At-risk youth, taxpayers gouged in effort to exclude religious contractor

Alliance Defending Freedom submits friend-of-the-court brief in support of Jefferson County School Board
Wednesday, October 30, 2013

Attorney sound bites:  Rory Gray  |  Jeremy Tedesco

NASHVILLE, Tenn. — Alliance Defending Freedom submitted a friend-of-the-court brief Monday to the U.S. Court of Appeals for the 6th Circuit in support of the Jefferson County School Board’s decision to contract with a non-religious program for suspended or expelled students operated by a Christian academy. The district made the move to save more than $171,000 per year so that it could reinvest the taxpayer money into its essential services to keep them afloat.

Although all parties to the lawsuit agree that the board’s decision did not have a religious purpose, a federal district court nonetheless determined that the board’s decision was unconstitutional.

“Students should not be penalized because some people fail to understand what the First Amendment actually requires,” said Litigation Staff Counsel Rory Gray. “The Jefferson County School Board is committed to helping children in need and providing the best educational services. The school district is not guilty of a constitutional violation just because the organization that provided a much-needed, non-religious program for at-risk youth happened to be run by Christians. The Constitution does not permit the government to discriminate against or target people of faith.”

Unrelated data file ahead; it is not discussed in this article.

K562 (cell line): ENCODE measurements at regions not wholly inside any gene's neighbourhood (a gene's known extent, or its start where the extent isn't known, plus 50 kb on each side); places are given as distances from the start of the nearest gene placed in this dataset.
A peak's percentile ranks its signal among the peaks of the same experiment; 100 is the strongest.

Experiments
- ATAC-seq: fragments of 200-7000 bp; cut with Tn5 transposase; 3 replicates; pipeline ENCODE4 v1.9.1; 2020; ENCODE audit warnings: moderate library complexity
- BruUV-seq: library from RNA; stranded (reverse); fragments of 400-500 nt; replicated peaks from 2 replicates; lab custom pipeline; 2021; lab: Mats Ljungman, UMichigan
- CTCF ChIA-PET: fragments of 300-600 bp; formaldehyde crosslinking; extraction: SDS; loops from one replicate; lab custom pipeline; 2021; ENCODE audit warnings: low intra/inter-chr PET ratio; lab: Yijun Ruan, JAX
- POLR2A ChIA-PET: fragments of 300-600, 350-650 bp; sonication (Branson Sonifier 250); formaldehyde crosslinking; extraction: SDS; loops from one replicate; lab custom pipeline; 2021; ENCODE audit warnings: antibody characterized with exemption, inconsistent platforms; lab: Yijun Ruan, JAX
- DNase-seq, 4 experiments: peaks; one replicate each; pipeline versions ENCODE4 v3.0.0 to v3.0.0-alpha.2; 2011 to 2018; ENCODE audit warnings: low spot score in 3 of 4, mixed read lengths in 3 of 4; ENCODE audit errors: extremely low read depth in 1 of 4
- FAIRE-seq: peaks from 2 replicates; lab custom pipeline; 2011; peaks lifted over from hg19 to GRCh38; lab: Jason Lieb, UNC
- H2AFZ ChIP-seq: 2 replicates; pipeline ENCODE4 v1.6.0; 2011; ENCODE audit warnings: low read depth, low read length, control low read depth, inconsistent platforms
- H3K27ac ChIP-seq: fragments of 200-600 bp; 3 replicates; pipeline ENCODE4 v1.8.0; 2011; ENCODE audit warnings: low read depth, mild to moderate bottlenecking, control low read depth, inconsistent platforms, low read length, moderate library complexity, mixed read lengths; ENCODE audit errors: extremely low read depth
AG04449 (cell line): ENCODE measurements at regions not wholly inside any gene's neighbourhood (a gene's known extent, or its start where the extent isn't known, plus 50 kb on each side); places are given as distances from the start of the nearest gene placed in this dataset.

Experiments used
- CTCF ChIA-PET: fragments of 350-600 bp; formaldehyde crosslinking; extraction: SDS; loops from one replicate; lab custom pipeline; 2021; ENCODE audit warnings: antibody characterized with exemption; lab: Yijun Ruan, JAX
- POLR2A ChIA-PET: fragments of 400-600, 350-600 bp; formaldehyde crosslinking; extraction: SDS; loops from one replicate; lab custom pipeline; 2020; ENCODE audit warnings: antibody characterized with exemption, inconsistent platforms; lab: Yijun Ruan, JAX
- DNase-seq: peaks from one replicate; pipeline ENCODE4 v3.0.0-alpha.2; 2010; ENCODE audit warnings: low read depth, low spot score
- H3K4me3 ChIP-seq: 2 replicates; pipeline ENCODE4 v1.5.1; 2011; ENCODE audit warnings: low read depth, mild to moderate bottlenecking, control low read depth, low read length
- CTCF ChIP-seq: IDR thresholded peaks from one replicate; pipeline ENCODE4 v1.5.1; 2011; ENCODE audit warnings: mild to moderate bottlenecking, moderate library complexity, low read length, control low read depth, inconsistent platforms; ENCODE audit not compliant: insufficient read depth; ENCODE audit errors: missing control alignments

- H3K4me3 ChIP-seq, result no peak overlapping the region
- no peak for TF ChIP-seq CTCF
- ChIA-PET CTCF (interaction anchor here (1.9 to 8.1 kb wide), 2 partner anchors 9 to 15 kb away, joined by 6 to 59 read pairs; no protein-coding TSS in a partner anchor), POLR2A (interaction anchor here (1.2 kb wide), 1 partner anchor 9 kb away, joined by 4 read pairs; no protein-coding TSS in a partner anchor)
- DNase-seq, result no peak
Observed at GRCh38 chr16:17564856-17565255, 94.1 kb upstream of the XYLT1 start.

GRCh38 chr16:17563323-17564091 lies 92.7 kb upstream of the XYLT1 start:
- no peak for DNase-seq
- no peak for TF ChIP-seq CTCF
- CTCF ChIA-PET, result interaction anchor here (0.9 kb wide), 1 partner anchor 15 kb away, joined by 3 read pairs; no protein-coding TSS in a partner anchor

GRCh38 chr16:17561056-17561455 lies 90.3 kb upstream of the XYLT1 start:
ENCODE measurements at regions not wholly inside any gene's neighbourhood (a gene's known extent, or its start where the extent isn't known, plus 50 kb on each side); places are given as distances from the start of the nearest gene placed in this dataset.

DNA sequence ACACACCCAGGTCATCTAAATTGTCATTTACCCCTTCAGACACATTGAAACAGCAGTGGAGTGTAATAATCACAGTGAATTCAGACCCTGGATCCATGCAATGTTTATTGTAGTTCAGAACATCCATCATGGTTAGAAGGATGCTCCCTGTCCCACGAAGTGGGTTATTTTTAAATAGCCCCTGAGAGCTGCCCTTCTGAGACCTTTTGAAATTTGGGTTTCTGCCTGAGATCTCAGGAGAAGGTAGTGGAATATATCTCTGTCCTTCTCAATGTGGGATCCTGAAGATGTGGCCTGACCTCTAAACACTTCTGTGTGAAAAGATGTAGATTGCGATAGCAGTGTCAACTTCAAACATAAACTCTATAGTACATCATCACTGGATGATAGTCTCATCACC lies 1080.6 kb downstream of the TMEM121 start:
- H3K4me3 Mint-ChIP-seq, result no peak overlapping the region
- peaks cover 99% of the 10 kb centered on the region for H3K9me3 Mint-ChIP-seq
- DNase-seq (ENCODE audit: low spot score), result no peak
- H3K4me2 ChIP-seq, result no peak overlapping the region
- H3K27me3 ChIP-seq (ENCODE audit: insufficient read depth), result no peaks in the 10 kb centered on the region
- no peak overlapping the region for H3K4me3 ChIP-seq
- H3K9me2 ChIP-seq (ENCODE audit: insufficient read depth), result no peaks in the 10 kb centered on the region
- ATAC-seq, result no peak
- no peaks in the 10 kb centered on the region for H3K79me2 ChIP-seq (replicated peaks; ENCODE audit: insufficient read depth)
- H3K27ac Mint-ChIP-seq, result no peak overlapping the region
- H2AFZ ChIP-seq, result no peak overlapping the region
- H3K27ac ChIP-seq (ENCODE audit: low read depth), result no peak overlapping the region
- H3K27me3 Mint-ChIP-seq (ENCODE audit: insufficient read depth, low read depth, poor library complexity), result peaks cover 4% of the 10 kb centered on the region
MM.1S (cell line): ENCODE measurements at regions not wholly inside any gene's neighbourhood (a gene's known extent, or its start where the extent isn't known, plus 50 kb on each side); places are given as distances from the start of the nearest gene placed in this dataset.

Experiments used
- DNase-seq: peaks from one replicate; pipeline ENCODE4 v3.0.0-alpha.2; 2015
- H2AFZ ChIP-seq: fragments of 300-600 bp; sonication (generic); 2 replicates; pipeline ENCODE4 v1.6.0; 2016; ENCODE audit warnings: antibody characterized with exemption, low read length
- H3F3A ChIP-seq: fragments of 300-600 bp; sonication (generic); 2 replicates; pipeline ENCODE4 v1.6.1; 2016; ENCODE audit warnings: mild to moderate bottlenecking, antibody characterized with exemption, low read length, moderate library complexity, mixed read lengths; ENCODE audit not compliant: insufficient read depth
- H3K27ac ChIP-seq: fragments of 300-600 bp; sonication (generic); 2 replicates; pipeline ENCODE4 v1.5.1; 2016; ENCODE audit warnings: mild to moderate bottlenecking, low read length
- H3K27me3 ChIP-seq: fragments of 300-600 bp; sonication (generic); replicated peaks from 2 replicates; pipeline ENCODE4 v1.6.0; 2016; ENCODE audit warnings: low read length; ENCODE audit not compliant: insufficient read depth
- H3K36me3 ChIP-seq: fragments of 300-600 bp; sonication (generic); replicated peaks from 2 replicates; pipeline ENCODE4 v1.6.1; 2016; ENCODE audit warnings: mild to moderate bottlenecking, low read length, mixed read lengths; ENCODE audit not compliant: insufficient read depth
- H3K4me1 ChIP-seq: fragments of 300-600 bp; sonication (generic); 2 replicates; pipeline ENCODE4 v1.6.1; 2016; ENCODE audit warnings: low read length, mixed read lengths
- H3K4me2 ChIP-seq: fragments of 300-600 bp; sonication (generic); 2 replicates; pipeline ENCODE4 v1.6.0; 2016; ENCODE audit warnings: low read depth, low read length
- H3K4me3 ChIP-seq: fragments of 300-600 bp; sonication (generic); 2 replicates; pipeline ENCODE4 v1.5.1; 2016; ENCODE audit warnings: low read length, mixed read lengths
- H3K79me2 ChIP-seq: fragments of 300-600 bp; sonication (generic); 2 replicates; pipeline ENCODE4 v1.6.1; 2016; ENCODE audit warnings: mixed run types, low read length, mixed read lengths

In November 2003, two teachers filed a lawsuit against the Jefferson County Board of School Commissioners over the cooperation with Kingswood Academy, a private school that offered a non-religious, alternative day program for public school students that is separate from its private, religious program for other students. In July, the U.S. District Court for the Eastern District of Tennessee found in favor of the teachers, who claimed that the arrangement violated the First Amendment’s Establishment Clause.

The Alliance Defending Freedom brief filed in Kucera v. Jefferson County Board of School Commissioners explains that the U.S. Supreme Court has affirmed that the First Amendment requires government neutrality toward religion and prohibits any hostility toward it. The brief notes that, “Kingswood’s secular day program complies with the basic government requirements designed to ensure that public funds flowing to religious organizations fully comport with the First Amendment.”

The brief also explains that, “Whether schools are concerned with finding a graduation venue or providing alternative education services to students, utilizing religious providers of secular services--who rarely seek extensive profit--often makes sound financial sense.… The practical reality in an age of burgeoning expenses and shrinking budgets is that, in some instances, schools face a decision between using the secular services of religious charities or foregoing those services altogether.”

“The school board made a wise and constitutional decision both for the taxpayers and the youth who needed Kingswood’s program,” added Senior Legal Counsel Jeremy Tedesco. “We hope the court will reverse the lower court’s decision and allow the board to continue working with groups like the academy for the benefit of the entire community.”
  • Pronunciation guide: Tedesco (Tuh-DESS’-ko)
 
Alliance Defending Freedom is an alliance-building, non-profit legal organization that advocates for the right of people to freely live out their faith.
 
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